Food Waste: America’s Dirty Little Secret

peppers and veggies

I was cleaning out my fridge yesterday and came upon several fruits and vegetables that had gone bad. I threw them into the compost bin (we are lucky that our progressive city provides curbside compost pickup) feeling terribly guilty. And for good reason. According to the US Department of Agriculture, Americans waste 150,000 tons of food a day, the equivalent of 1 pound per person per day. Those with the healthiest diets, the ones that contain lots of fruits and vegetables, are the worst offenders. That would be me.

Not only is this offensive to the people in this country who struggle with food insecurity, it’s also horrible for the environment. All the water, pesticides, soil and other materials it takes to grow vegetables and raise animals are being wasted at alarming levels. If your city doesn’t provide composting services, and the huge majority doesn’t, all that food waste is going into a landfill which releases methane, a harmful greenhouse gas.  Hello climate change.

Add to all of this the fact that only 4 of the 10 larges supermarket chains have plans in place to address waste in their own stores, and we have one very big problem.

I wrote over the summer about my plan to make each day of the week unique. On the list  I will add taking stock of our food situation on weekends so that I can plan ahead for the week to use the food that needs to be consumed soon. My husband pulled a Larabar from the back of the pantry for a snack this weekend and it had mold growing all over it. Turns out it expired in 2017. Larabars are expensive and we ended up having to throw away two boxes of them. To say I felt ashamed of that is an understatement. They are a nutritious source of calories and they could have been donated to our local food shelf if we weren’t going to eat them in a timely manner.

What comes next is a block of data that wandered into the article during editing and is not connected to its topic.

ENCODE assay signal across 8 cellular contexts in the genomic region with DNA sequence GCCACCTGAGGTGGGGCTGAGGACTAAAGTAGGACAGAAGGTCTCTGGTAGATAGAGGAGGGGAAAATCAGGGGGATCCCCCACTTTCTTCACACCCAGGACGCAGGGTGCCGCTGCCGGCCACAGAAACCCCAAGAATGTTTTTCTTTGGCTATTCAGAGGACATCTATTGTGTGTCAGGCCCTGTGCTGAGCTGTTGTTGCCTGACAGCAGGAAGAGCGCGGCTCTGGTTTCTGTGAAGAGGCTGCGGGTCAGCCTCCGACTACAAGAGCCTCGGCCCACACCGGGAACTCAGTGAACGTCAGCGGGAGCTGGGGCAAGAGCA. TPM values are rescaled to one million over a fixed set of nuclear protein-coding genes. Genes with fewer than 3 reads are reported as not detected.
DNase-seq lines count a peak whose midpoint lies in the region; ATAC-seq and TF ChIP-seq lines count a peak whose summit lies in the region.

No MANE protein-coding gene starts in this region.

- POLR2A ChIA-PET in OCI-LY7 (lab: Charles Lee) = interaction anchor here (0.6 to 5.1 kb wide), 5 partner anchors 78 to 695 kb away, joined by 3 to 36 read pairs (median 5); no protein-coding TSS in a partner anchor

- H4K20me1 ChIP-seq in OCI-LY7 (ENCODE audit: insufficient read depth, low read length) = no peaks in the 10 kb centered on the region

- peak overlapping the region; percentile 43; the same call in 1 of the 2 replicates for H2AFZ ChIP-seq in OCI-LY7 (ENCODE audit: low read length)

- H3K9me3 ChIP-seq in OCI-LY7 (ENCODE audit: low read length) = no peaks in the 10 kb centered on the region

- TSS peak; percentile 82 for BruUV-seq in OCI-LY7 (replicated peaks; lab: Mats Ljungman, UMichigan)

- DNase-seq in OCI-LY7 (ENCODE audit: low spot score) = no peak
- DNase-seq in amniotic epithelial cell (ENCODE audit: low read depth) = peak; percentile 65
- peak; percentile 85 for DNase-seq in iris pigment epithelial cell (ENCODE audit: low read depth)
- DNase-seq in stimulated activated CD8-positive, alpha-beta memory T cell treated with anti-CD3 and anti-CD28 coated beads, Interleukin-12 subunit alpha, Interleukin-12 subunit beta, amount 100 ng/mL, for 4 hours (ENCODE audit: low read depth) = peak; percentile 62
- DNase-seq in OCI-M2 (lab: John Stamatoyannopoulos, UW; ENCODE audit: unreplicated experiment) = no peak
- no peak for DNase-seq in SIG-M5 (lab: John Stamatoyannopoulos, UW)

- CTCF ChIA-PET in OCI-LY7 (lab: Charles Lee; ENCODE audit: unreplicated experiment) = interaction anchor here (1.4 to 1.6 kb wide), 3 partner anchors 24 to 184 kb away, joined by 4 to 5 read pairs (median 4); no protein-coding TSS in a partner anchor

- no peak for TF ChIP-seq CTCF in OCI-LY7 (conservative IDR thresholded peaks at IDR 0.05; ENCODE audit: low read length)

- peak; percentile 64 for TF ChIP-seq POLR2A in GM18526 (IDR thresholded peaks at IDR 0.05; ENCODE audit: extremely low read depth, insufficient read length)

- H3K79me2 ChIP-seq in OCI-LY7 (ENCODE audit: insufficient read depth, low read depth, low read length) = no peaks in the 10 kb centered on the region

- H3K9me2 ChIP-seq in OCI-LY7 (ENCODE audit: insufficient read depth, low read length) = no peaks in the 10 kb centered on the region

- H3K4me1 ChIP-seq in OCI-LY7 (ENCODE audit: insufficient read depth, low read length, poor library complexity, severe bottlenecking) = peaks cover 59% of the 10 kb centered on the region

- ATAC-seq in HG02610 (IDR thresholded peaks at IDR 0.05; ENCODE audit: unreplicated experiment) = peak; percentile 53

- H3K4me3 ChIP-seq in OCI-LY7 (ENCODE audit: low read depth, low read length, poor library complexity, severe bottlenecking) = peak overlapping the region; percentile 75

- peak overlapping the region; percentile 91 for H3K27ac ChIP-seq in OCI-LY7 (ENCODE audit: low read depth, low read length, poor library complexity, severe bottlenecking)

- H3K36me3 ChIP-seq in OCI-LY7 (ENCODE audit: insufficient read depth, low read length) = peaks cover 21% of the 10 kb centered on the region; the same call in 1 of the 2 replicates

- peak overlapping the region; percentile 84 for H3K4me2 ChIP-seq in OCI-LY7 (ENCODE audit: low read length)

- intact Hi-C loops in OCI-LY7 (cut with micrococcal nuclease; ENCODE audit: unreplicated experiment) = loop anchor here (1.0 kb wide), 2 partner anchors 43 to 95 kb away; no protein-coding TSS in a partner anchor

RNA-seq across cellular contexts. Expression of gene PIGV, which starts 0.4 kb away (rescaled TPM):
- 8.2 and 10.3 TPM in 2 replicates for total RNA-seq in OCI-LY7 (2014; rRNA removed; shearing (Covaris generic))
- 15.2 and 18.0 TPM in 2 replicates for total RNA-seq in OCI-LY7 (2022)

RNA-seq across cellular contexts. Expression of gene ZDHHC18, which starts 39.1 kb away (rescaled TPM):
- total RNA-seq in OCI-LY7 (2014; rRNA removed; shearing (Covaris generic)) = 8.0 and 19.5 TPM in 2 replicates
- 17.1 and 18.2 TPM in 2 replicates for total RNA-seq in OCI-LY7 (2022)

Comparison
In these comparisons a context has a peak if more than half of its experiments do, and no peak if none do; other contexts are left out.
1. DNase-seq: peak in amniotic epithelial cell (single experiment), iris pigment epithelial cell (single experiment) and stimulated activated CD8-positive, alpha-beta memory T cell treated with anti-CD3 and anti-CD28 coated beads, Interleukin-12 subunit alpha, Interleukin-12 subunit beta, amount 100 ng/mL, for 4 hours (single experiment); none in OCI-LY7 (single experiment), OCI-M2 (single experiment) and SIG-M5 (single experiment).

Ever since I watched this Oprah episode on food waste way back in 2008 I have thought about the food we waste. Did you know Americans make up just 5 percent of the world’s population but use 25 percent of the world’s energy resources?

I, for one, am just tired of the waste, and I’m ready to make some changes. One thing we do well in our house is eat leftovers. We love them and more often than not we eat at least 75% of the leftovers in our fridge. But I am going to start freezing what we don’t eat instead of finding them in the back of the fridge when it’s unsafe to eat them. I’m going to insist we finish one type of snack food in the pantry before we buy something similar. And I am going to stock back up on these reusable BPA-free GreenBags that I used to use all the time until we ran out. They keep fruits and veggies fresh much longer.

What haven’t I thought about? Is there something you do that helps reduce your household’s food waste? I would love to hear your thoughts in the comments!

 

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